April 28th is National Arbor Day, according to the Arbor Day Foundation. The celebration, which observes the value of trees and their benefits to the community and environment, originated in Nebraska City, Nebraska in 1872. Then pioneer, journalist, and nature advocate Julius Sterling Morton, was a key member in founding this national holiday. He wrote for the Nebraska News, spreading agricultural information as well as his enthusiasm for trees to encourage the audience to be more informed and take interest. After his fellow settlers expressed their need of trees for windbreaks, fuel, building materials, and shade from the hot prairie sun, Morton set out to create a day dedicated to planting trees for the purpose of restoring and enhancing the once empty plains of the greater Nebraska Territory. From 1867 to 1882, he served on the State Board of Agriculture as well as the Horticultural society, aiming towards improved farming methods, conservation programs, and tree planting.
In 1872, the State Board of Agriculture accepted his proposal to “set aside one day to plant trees, both forest and fruit.” The Board declared April 10 Arbor Day and offered prizes to those who planted the most trees on that day. More than one million trees were planted in Nebraska on the first Arbor Day, and J. Sterling Morton became known as the “Founder of Arbor Day.” Not long after, other states across the nation passed legislation to recognize Arbor Day. By 1920, more than 45 states celebrated the holiday. Today, it is celebrated in all 50 states.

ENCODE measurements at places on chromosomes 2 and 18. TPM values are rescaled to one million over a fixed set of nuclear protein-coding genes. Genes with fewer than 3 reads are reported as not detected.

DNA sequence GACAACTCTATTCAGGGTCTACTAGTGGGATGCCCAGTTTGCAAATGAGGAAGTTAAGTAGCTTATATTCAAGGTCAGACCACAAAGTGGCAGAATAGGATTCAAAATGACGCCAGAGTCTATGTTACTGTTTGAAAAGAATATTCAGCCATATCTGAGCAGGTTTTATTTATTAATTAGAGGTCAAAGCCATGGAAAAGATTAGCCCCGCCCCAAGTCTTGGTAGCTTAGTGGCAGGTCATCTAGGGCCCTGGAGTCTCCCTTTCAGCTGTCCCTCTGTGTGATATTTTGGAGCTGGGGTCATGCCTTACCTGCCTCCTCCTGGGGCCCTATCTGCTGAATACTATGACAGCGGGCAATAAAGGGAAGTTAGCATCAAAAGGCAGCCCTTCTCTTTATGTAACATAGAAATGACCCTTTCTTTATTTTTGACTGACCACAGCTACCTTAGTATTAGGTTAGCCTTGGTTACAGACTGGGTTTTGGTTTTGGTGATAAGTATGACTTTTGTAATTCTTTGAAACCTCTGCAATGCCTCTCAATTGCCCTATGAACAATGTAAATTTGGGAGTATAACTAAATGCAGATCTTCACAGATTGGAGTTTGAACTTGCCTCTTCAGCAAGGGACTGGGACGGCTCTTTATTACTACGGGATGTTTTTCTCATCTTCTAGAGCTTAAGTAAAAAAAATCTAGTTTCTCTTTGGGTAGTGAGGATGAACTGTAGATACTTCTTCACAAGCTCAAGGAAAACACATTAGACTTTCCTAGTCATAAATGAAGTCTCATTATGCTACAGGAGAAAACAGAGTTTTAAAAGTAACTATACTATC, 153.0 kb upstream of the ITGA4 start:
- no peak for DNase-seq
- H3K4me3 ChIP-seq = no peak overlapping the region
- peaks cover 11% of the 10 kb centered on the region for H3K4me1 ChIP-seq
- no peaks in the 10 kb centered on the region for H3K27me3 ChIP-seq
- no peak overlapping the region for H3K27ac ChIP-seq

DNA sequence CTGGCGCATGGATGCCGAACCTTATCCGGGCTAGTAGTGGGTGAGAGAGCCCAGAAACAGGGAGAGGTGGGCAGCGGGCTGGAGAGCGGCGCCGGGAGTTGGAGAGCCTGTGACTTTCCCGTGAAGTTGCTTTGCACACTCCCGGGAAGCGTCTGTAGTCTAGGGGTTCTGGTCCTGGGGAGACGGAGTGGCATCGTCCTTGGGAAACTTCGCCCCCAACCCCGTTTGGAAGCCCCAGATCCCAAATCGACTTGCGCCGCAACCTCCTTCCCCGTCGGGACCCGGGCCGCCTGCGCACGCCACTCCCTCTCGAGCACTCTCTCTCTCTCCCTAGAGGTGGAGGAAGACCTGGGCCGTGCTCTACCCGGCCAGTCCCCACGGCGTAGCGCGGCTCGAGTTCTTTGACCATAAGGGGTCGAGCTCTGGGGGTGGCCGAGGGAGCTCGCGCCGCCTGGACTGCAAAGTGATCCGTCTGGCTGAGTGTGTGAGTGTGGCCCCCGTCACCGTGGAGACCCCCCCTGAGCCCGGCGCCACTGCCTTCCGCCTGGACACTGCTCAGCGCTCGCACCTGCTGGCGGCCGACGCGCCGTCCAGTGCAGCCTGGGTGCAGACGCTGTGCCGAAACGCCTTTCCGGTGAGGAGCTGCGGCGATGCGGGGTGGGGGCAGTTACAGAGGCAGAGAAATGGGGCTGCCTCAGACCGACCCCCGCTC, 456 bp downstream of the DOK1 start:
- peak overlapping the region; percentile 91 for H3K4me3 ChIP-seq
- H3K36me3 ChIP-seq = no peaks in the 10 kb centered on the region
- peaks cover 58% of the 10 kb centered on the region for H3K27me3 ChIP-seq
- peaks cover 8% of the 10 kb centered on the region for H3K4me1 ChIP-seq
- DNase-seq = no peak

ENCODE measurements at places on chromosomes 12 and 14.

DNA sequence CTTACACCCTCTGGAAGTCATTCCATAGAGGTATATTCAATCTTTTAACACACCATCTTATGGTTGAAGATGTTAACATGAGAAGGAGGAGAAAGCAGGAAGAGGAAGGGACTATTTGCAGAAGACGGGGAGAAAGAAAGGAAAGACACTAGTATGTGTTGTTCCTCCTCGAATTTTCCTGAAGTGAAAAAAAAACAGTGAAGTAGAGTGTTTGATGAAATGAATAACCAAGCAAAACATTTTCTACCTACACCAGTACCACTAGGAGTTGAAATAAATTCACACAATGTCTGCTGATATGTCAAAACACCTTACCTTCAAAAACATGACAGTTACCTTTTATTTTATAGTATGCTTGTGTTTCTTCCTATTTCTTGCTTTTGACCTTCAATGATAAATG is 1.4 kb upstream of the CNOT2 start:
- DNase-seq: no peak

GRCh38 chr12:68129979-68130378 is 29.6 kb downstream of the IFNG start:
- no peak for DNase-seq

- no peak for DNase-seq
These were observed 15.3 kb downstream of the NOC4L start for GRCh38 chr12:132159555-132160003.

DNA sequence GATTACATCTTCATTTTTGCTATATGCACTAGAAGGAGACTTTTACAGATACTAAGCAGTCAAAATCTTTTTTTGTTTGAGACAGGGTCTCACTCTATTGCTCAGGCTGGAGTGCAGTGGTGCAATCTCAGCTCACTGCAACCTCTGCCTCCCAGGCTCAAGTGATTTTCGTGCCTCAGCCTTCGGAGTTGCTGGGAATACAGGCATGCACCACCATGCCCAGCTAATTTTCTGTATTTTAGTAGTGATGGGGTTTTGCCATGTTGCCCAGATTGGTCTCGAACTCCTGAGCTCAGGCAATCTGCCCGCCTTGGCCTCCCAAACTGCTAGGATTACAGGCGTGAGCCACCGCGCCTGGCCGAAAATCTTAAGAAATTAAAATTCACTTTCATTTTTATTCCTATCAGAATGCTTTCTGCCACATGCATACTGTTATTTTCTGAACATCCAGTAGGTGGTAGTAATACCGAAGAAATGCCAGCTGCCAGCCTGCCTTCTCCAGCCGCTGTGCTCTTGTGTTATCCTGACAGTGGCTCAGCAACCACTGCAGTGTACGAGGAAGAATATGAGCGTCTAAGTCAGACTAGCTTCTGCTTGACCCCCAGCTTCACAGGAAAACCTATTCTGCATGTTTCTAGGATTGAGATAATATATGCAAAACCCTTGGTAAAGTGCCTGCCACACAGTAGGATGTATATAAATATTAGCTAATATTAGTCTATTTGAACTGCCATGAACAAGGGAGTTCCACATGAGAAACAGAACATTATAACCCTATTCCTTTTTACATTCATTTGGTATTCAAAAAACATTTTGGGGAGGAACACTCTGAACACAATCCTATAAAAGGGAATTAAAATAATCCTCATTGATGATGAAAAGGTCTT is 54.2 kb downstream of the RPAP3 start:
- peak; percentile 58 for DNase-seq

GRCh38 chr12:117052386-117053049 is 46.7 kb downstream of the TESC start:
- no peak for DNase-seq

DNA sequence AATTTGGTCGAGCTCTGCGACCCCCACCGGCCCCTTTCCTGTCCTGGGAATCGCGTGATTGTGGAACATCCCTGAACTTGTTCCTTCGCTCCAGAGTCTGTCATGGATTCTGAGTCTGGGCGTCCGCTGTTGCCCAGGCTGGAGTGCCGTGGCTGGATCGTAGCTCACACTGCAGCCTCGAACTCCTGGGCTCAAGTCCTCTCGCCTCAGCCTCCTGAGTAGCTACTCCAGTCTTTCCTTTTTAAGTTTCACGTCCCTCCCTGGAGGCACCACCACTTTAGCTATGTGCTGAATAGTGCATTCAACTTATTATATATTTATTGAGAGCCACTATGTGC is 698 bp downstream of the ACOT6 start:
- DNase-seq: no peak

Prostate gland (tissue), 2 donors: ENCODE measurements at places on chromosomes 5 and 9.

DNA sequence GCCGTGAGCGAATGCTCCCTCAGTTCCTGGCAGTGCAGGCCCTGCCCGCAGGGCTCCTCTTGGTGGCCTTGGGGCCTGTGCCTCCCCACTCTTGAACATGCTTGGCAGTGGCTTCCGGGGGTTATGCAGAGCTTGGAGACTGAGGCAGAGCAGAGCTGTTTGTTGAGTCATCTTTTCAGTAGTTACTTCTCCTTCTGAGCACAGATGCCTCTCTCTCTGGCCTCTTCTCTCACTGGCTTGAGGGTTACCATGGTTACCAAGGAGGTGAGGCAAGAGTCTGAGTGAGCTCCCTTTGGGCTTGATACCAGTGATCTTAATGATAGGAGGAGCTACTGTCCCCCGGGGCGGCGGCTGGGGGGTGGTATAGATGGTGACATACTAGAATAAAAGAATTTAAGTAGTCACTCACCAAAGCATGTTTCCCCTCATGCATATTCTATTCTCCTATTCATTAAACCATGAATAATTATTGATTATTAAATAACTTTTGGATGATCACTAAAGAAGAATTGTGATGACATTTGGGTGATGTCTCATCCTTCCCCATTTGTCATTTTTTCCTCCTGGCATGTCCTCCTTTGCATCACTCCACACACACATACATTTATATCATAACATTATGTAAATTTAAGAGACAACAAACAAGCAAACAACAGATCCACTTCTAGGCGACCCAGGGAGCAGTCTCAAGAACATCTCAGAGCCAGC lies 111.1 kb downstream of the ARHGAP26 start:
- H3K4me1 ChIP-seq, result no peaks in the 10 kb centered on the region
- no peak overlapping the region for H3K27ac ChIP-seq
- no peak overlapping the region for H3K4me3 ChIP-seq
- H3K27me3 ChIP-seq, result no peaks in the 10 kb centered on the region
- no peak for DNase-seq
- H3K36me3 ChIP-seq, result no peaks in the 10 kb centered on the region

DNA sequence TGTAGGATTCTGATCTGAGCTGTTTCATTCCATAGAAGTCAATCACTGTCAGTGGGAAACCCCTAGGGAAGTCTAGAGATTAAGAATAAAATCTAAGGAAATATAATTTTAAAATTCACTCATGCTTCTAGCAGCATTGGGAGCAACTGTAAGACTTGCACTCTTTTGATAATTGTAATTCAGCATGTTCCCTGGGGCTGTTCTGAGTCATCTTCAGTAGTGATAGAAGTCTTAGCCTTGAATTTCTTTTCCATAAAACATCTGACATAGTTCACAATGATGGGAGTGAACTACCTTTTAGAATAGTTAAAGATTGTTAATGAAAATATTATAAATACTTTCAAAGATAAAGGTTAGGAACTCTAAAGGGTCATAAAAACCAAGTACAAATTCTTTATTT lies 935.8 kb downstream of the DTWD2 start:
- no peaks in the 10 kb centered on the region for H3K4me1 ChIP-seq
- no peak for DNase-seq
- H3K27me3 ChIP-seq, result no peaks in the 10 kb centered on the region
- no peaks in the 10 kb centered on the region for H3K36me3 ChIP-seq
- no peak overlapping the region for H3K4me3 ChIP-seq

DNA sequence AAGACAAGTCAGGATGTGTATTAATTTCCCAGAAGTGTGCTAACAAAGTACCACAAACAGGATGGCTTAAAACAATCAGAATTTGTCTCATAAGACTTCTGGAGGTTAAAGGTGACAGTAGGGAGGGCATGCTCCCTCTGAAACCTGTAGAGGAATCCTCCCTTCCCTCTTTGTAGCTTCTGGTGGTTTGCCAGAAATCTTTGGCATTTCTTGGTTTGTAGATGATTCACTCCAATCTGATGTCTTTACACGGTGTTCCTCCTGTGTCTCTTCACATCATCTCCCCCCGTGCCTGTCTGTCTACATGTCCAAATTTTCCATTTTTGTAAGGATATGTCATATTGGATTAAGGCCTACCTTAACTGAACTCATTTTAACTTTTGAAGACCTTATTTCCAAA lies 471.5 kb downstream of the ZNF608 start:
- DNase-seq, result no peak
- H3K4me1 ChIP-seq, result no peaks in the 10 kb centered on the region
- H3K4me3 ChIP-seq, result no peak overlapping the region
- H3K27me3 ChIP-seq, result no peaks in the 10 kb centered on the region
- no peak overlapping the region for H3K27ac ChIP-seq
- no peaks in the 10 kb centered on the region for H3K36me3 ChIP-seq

But why is this holiday so important? It, “…is not like other holidays. Each of those reposes on the past, while Arbor Day proposes for the future,” Morton once said. He believed that the act of planting a tree was symbolic of life, with the hope that the tree will grow, and someday provide wood products, wildlife habitats, erosion control, shelter from the wind and sun, beauty, and inspiration for future generations.